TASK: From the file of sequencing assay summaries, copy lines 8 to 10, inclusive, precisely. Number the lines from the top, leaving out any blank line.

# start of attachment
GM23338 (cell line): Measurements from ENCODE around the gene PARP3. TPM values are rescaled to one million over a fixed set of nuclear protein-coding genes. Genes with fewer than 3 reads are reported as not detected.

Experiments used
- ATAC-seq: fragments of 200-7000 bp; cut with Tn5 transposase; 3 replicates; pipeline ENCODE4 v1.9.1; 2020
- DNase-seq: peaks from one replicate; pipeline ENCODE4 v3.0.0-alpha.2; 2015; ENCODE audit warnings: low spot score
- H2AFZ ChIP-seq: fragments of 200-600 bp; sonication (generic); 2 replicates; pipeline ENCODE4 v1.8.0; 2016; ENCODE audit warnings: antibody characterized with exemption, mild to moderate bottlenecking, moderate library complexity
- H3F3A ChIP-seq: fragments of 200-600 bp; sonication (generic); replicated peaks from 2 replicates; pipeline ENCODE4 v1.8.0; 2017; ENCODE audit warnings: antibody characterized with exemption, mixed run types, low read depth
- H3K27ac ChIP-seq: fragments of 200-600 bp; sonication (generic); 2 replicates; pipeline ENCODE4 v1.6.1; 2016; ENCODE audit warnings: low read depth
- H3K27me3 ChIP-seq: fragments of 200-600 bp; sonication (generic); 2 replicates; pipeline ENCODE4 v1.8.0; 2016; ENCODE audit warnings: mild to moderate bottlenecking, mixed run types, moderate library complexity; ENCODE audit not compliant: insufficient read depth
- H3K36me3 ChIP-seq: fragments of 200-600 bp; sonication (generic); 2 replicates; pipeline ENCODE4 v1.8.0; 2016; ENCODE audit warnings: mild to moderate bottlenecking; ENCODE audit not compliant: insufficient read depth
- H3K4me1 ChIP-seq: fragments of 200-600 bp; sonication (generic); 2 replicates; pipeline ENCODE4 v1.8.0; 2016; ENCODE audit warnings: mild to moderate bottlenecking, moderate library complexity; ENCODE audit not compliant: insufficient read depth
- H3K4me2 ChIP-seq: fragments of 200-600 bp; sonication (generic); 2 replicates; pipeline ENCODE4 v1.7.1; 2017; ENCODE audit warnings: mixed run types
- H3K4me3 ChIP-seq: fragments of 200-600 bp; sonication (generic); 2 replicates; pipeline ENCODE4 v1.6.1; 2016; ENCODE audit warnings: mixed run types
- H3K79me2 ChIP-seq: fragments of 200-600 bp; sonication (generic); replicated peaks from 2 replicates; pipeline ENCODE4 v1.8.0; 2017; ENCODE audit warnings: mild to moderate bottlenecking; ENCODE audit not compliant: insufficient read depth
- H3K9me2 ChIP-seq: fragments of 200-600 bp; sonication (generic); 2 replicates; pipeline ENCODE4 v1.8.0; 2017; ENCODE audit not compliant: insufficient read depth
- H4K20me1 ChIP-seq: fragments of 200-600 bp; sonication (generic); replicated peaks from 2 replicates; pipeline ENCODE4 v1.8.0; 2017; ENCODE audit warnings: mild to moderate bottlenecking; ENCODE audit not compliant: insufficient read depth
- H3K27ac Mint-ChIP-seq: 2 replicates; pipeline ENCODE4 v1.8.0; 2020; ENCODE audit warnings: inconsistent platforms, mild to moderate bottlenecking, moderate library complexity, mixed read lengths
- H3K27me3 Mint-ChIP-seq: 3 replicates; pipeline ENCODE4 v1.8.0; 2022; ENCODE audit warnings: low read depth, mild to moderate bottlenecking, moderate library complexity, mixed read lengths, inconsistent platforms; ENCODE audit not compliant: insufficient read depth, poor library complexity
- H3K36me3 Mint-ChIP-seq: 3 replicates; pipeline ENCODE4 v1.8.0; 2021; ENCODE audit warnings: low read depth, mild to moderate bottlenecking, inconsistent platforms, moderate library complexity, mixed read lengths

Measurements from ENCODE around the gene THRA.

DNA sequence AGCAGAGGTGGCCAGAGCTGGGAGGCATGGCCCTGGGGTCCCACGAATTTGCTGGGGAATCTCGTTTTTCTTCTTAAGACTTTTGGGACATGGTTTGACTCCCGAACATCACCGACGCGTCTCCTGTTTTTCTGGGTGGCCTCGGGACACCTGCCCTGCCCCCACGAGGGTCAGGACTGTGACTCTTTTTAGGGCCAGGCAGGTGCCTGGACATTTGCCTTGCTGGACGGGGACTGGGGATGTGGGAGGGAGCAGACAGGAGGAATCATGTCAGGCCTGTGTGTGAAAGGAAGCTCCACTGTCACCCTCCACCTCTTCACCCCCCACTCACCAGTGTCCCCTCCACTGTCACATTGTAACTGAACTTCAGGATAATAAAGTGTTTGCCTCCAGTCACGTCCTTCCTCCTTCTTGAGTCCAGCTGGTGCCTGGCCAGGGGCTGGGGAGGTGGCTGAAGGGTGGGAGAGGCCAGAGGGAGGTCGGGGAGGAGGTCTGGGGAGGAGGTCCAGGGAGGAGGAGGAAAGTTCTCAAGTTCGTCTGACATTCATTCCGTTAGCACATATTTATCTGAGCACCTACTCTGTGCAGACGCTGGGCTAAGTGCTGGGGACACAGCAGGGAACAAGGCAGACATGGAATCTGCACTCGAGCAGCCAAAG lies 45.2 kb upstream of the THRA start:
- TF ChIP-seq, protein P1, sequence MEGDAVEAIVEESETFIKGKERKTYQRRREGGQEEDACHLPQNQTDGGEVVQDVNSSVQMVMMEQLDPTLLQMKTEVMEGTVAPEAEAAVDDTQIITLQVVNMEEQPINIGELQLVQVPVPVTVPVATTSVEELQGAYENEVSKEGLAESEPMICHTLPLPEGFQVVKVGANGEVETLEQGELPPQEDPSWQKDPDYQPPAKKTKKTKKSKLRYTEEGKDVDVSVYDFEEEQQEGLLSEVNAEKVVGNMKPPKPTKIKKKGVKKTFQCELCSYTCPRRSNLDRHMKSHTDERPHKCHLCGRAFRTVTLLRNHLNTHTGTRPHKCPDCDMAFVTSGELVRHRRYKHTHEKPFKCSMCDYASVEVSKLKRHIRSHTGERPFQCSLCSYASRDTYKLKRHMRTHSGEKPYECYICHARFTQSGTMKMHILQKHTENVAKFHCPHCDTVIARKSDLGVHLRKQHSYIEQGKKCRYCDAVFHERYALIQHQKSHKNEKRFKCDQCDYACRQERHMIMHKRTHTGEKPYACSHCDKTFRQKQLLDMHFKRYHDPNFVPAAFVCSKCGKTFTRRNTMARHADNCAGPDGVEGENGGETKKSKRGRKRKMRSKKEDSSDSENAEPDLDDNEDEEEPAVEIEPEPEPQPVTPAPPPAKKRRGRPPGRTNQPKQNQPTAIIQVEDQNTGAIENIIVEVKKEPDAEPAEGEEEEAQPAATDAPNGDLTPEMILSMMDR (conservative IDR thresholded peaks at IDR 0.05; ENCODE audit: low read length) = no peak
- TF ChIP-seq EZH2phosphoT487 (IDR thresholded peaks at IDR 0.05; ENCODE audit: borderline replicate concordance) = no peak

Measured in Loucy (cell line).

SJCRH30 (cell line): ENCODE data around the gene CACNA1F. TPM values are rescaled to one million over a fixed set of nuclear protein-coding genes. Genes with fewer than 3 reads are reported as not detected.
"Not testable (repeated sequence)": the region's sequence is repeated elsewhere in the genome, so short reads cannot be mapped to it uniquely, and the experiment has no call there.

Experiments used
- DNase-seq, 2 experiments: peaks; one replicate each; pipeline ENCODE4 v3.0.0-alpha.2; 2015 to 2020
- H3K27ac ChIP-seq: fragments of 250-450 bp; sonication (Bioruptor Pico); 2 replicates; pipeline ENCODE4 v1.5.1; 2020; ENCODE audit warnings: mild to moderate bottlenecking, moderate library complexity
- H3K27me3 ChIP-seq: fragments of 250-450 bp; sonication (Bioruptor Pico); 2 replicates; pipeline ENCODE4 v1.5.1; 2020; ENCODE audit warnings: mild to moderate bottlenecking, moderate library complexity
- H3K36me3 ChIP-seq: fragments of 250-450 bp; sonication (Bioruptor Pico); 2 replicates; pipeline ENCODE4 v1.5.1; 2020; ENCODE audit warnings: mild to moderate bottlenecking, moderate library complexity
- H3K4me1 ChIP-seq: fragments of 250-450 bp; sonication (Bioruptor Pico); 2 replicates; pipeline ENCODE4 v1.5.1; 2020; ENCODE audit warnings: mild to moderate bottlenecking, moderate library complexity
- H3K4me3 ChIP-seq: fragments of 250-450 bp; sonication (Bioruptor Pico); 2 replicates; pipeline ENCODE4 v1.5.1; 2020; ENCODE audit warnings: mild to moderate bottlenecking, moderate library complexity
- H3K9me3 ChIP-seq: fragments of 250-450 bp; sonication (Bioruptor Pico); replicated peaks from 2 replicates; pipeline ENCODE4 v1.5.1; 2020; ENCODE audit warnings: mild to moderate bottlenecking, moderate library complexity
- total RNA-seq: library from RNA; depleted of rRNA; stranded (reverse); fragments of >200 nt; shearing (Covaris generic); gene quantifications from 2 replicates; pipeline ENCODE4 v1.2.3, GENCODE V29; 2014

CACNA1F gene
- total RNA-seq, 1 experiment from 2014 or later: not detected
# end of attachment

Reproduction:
- H3K27me3 ChIP-seq: fragments of 200-600 bp; sonication (generic); 2 replicates; pipeline ENCODE4 v1.8.0; 2016; ENCODE audit warnings: mild to moderate bottlenecking, mixed run types, moderate library complexity; ENCODE audit not compliant: insufficient read depth
- H3K36me3 ChIP-seq: fragments of 200-600 bp; sonication (generic); 2 replicates; pipeline ENCODE4 v1.8.0; 2016; ENCODE audit warnings: mild to moderate bottlenecking; ENCODE audit not compliant: insufficient read depth
- H3K4me1 ChIP-seq: fragments of 200-600 bp; sonication (generic); 2 replicates; pipeline ENCODE4 v1.8.0; 2016; ENCODE audit warnings: mild to moderate bottlenecking, moderate library complexity; ENCODE audit not compliant: insufficient read depth